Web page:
Companies making use of the Canada Emergency Wage Subsidy program should be weighing not only the long-term viability of their business and wellbeing of their employees, but also the impact on their reputations and stakeholder trust if they choose to not top up staff wages, according to corporate governance experts.

The federal program covers up to 75 per cent of employee wages for eligible companies of all sizes. However, topping up the remaining 25 per cent of the wage is not a requirement and the Ministry of Finance merely stipulates it’s an “expectation” employers make their best effort to bring employees’ pay to 100 per cent of pre-crisis levels.

“If you want to retain the trust of your employee base, which is absolutely critical; if you want to retain trust and reputation with your customers and your shareholders, it’s important to think about the long-term implications of not topping it up,” said Rahul Bhardwaj, chief executive officer of the Institute of Corporate Directors, in a phone interview.

He said the first step boards or management should do is to map out various financial forecasts. After that, it becomes a question of “doing the right thing”, Bhardwaj said.

“I think a responsible board would be looking at availability of financial support from the government to maintain support for their employee base, knowing revenues are tanking and to be able to keep people on board, they want to avail themselves to these wage subsidies. And of course these wage subsidies are coming with light conditions to them such as the expectation companies will top them up,” he said.

York University governance, law and ethics professor Richard Leblanc agrees that companies’ treatment of employees during this economic downturn will have an impact on its reputation and future employee relations.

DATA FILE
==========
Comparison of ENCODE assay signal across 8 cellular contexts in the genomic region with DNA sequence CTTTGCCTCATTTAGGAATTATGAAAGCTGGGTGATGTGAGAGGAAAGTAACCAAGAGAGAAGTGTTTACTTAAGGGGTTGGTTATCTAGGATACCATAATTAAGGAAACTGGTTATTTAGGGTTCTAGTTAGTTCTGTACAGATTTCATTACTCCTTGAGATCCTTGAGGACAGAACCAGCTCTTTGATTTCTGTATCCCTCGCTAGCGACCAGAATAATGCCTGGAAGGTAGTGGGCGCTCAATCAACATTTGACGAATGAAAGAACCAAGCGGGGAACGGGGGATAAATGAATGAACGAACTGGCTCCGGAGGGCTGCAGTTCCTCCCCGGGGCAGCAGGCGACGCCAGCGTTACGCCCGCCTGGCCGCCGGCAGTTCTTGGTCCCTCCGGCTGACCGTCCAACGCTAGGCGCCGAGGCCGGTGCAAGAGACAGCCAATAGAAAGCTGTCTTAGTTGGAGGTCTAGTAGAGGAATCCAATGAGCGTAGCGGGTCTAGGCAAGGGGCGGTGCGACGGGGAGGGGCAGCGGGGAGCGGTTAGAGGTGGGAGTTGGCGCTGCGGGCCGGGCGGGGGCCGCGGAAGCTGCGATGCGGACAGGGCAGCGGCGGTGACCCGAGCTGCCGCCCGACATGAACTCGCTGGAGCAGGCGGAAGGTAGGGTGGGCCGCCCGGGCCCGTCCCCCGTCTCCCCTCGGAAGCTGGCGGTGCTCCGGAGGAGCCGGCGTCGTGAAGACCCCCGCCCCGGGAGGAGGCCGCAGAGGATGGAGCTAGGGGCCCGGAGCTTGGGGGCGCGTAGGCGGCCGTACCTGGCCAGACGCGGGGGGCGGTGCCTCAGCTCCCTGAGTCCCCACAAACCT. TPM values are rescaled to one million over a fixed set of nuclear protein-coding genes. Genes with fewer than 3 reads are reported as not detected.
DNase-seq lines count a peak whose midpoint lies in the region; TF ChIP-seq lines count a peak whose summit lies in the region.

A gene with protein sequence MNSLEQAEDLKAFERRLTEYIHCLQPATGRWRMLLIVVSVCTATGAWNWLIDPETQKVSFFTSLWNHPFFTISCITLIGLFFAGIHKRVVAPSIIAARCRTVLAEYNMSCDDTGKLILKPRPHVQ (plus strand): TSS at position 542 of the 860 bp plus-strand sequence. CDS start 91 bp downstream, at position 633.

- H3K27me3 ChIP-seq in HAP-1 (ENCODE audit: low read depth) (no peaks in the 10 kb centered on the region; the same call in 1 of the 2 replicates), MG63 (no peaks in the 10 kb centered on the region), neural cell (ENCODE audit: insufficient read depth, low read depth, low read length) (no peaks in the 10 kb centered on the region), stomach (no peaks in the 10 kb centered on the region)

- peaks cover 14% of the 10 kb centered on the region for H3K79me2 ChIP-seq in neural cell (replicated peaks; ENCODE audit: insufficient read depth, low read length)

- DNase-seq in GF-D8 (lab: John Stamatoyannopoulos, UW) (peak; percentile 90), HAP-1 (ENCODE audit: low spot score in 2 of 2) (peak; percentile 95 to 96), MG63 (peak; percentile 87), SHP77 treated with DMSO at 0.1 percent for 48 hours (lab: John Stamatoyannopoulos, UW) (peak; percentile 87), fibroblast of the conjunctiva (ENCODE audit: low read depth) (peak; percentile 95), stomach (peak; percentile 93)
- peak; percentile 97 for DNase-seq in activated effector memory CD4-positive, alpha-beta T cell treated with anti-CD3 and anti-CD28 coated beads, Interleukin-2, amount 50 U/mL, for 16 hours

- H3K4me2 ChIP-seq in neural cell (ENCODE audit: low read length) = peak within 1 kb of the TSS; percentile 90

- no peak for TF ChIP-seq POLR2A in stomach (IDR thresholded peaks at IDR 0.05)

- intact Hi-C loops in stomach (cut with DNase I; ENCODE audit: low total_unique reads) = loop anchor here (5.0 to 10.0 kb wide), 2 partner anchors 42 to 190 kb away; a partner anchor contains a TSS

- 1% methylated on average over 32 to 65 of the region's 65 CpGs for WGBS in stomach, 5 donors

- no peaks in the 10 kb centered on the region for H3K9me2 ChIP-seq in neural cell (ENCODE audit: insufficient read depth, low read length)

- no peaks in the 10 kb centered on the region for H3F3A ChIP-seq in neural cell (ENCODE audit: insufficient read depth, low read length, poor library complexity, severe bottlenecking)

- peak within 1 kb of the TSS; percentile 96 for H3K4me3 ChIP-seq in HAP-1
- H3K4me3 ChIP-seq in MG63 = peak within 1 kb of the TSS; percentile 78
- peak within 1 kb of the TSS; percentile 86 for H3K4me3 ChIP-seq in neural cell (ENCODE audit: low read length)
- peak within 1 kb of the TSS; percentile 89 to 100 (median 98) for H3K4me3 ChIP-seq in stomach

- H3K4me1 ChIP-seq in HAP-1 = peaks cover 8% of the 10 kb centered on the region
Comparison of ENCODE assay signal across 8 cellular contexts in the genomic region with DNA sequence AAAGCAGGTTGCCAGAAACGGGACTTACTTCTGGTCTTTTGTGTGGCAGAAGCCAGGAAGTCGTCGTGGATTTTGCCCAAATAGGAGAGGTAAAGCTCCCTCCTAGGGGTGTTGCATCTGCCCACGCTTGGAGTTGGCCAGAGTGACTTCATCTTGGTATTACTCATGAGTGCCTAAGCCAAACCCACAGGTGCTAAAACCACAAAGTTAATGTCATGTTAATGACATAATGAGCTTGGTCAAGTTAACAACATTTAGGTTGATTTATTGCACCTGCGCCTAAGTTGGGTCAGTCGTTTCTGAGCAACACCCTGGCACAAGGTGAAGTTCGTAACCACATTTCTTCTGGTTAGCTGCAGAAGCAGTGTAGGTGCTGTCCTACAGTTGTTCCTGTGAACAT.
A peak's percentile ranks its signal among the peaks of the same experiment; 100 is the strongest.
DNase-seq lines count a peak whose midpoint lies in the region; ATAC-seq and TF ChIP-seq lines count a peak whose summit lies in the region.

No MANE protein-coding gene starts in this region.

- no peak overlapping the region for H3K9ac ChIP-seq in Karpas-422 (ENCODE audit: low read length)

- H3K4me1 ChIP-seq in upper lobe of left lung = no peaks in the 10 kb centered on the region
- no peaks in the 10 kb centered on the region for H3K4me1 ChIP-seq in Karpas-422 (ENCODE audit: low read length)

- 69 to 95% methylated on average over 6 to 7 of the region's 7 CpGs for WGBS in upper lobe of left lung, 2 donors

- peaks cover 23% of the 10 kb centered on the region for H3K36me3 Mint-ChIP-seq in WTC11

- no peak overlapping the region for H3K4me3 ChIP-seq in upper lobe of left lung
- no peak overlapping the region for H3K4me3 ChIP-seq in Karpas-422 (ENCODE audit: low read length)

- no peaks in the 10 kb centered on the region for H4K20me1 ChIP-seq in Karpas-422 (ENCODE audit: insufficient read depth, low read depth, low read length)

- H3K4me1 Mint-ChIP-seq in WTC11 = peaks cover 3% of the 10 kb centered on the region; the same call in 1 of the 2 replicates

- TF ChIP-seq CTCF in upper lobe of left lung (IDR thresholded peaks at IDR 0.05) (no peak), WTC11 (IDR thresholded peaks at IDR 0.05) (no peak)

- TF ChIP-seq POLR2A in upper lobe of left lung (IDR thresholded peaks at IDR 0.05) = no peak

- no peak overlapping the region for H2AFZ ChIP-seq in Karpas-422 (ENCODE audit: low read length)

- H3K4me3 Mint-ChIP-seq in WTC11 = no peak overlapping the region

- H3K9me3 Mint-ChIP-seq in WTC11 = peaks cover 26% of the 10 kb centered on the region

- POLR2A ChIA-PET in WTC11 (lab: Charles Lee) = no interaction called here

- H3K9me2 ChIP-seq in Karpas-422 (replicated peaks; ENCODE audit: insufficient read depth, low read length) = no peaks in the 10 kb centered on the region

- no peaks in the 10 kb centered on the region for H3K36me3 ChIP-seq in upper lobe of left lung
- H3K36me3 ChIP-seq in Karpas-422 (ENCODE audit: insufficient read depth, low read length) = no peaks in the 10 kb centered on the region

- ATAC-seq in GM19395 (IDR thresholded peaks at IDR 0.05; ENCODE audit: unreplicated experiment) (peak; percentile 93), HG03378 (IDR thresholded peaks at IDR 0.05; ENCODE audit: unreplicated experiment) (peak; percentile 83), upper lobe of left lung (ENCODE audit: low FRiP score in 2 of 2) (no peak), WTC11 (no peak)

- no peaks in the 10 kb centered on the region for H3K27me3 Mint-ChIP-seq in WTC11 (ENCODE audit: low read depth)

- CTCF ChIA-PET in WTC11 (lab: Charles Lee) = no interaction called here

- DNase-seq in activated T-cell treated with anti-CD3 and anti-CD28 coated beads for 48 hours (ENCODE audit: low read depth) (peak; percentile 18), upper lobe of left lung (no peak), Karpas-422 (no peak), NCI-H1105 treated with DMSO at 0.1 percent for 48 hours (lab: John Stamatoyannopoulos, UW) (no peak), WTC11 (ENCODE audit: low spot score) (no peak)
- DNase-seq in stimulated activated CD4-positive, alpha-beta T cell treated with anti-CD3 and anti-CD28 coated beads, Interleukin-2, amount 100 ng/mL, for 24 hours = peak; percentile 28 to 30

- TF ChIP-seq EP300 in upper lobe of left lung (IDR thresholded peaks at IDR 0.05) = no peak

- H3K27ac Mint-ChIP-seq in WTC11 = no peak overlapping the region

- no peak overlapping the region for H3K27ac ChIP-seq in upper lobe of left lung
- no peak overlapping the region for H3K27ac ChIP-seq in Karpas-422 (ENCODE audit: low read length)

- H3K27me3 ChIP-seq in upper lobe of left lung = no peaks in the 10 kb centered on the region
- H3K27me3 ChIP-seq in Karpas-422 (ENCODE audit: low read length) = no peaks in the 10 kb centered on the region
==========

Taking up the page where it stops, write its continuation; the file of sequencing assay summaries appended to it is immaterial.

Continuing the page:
“Optics are critical right now,” he said in an email to BNN Bloomberg.

“Boards should lead by example and if they cannot or will not fund the top-up, then total director and management pay should be cut by 25 per cent in parallel."

Leblanc noted the government could have provided more of an incentive for companies to top up the subsidy, such as mandating a top up in order to receive any funds from Ottawa.

Suncor Energy Inc., CAE Inc., Indigo Books and Music Inc. and most Canadian airlines are among the thousands of firms that applied for the subsidy. 

For Transat A.T. Inc, not topping up the subsidy was a difficult but necessary decision.

“Our flights and activities as a tour operator have come to a temporary, but complete, stop. We therefore need to take all possible measures to preserve our cash, and that was one of them. It was the best way to maximize our chances to be able to offer [employees] their jobs back at some point,” said Christophe Hennebelle, vice president of human resources and corporate affairs at Transat, in an email to BNN Bloomberg.

Hennebelle added the wage subsidy gives more financial support than the Canada Emergency Response Benefit and Employment Insurance. He also points out Transat executives and directors have taken a voluntary pay cut.

The wage subsidy is legislated through the Income Tax Act so Canada Revenue Agency will have its regular enforcement tools at its disposal to catch any fraudulent claims by companies.

The federal government has also introduced a new, separate financial penalty of up to 225 per cent of the money received and up to five years in prison for companies caught artificially reducing their revenue in order to qualify for the program.

“The fact that the government is not policing actively and heavily right now is because they want to focus on the outcome with keeping people working as opposed to going out there and tracking down offending companies,” Bhardwaj said.

“If there are some outliers or bad actors out there, there is going to be potential downside, but we’re going to settle that on the other side of the equation when we get there.”